Before we could hit the rocks, Mike K. had to return to shore to do surgery on his helmet. Apparently the model of ProTech Ace he purchased has little foam nubbins that were attempting to bore into his skull. The nubbins were no match for Mike's knife and he rejoined us before long.
We spent a good bit of time looking for trouble along the rocks off of the point without finding much more than some surflets. There were a few interesting slots that we all ran.
One in particular offered two paths through. One required a pretty sharp turn and only involved a brief time near any rocks. The other path took a straight line along a jagged ridge and was just wide enough for a kayak to pass through without scraping. We all ran the first path and it was exhilarating. Before the group moved on, I, because I have to be different, decided to try the second slot.
I watched how the waves filled and evacuated the slot and picked the best time to make my run. As soon as the Q-Boat was fully in the slot, the water evacuated the slot and left me barely afloat and without a way forward. The water returned with enough force to push my bow out of position to escape the slot. To paddle through the slot I needed to make a forceful right turn, but I was thwarted by my choice of paddle. In close quarters a traditional paddle doesn't provide the force required to wrench a kayak around against surf. You need some room to extend the paddle to generate the kind of force required. So, my only option was to back out to the soothing sounds of Peter H. yelling instructions at me.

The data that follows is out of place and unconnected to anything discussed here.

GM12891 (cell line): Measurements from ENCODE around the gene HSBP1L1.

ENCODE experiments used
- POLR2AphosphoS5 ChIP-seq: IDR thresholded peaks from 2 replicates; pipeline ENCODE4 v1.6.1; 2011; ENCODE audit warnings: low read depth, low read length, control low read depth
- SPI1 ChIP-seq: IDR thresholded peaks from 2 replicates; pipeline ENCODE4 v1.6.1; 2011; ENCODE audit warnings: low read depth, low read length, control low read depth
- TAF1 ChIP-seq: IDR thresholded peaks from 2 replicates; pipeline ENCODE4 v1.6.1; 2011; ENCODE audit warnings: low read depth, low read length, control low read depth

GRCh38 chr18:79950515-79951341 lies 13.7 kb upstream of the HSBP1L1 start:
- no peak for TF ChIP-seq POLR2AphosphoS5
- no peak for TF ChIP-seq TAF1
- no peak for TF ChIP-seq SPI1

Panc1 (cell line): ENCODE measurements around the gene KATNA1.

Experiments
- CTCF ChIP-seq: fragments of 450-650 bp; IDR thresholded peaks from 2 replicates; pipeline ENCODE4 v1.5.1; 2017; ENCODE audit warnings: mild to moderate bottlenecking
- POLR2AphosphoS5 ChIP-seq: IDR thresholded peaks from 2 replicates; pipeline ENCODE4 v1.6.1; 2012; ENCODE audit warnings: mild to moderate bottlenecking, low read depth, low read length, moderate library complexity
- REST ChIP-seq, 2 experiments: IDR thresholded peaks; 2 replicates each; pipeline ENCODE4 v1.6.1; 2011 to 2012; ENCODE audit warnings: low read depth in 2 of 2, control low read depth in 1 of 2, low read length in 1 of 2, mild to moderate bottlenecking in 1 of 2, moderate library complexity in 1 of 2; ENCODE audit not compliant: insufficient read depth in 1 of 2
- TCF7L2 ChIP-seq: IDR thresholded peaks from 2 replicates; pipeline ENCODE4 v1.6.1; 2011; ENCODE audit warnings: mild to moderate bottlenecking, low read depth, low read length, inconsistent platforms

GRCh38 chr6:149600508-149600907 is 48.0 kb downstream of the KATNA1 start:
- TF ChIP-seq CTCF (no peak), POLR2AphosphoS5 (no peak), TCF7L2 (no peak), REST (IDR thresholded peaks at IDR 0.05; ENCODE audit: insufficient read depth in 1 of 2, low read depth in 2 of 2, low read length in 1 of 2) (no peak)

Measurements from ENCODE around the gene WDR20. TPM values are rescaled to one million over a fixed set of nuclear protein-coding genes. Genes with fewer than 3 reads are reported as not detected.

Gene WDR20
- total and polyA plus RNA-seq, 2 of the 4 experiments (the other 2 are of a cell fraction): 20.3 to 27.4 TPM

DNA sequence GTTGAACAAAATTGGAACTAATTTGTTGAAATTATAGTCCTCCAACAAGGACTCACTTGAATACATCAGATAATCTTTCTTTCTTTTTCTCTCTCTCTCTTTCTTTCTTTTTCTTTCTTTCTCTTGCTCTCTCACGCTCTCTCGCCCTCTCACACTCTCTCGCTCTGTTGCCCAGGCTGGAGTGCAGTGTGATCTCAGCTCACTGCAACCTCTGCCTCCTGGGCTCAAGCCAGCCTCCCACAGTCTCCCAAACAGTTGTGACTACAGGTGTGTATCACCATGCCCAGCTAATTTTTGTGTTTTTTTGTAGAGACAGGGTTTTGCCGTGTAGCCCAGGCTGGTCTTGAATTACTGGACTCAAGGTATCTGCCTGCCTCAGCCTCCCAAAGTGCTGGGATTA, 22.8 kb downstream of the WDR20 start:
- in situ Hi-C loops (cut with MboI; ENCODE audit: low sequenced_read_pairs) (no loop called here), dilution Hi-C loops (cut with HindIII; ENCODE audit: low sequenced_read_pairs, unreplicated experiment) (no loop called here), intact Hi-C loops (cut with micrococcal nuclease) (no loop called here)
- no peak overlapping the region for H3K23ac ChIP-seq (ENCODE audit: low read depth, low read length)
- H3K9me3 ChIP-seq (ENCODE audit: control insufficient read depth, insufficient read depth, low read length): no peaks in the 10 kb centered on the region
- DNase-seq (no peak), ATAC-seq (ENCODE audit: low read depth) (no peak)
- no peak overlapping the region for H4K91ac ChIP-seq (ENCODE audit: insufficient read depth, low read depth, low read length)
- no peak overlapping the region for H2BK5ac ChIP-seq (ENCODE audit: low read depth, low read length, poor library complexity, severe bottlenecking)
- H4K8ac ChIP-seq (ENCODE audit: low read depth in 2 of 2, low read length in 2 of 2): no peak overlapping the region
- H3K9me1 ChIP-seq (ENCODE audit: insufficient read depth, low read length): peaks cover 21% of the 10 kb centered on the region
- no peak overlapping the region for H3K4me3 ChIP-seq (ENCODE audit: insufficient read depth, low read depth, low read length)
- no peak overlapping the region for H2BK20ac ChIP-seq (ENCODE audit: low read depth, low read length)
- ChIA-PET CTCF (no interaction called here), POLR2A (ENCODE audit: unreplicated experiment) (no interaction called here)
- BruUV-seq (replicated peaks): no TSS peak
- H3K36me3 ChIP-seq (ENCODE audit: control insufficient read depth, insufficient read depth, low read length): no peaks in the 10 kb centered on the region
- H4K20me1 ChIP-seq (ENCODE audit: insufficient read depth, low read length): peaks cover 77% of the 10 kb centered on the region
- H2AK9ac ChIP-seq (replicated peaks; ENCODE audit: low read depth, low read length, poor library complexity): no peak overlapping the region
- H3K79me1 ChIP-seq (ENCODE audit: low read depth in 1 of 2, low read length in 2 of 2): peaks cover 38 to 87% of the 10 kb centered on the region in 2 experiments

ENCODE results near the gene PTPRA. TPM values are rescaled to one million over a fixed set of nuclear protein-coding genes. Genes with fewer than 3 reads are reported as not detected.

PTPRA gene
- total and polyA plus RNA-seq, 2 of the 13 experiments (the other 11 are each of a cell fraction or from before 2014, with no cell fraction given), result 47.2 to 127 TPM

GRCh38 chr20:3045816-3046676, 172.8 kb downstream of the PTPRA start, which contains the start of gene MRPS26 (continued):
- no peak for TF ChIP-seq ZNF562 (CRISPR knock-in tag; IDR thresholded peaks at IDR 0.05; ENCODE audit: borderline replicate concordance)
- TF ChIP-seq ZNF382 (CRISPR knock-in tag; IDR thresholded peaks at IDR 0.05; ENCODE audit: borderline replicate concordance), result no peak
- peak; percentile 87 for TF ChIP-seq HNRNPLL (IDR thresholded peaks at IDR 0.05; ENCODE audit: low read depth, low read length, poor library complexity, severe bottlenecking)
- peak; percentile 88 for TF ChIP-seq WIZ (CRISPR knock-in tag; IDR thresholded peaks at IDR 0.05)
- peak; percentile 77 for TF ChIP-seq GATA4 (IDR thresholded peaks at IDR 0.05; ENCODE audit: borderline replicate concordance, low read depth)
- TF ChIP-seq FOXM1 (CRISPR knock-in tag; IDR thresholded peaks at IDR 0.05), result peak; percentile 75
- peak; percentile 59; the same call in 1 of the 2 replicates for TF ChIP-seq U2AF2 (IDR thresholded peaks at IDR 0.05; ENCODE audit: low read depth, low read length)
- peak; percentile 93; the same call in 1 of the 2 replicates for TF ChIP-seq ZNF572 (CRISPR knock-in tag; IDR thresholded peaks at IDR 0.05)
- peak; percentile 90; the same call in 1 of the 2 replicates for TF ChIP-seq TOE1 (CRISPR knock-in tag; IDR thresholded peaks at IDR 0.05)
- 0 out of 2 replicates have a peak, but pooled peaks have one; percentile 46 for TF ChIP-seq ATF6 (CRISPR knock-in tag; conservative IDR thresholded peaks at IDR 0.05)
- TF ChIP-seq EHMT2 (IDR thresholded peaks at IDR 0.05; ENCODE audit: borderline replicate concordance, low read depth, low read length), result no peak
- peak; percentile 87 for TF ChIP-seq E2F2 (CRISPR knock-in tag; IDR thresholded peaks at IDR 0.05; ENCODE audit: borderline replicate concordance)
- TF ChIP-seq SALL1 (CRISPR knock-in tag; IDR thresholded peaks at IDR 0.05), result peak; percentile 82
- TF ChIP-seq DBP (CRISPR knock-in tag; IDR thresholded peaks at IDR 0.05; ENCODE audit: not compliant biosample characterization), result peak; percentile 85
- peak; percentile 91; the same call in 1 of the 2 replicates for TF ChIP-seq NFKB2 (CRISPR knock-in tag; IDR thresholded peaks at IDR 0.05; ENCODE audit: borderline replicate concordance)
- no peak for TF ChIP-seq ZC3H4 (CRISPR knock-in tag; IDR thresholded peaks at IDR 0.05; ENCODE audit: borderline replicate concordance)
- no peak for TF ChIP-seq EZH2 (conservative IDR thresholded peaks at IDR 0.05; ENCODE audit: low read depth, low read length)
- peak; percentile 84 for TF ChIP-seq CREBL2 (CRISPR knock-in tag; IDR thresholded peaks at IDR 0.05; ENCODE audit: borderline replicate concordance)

After a some more morning daring do, we stopped on the beach for lunch. I gave the Q-Boat a quick check for damage and was pleased to see little more than scratches. Bob B. broke out cookies and we had a stimulating discussion about Middle Eastern politics.
As we were breaking camp a white kayak appeared out of the east. As it got closer, we wondered who would be crazy enough to paddle alone. Then the paddler took form. It was Carleen. After a trying morning, she showed up at the launch late and set out to find us. While we had been playing in the rocks, she had paddled right by us at least once.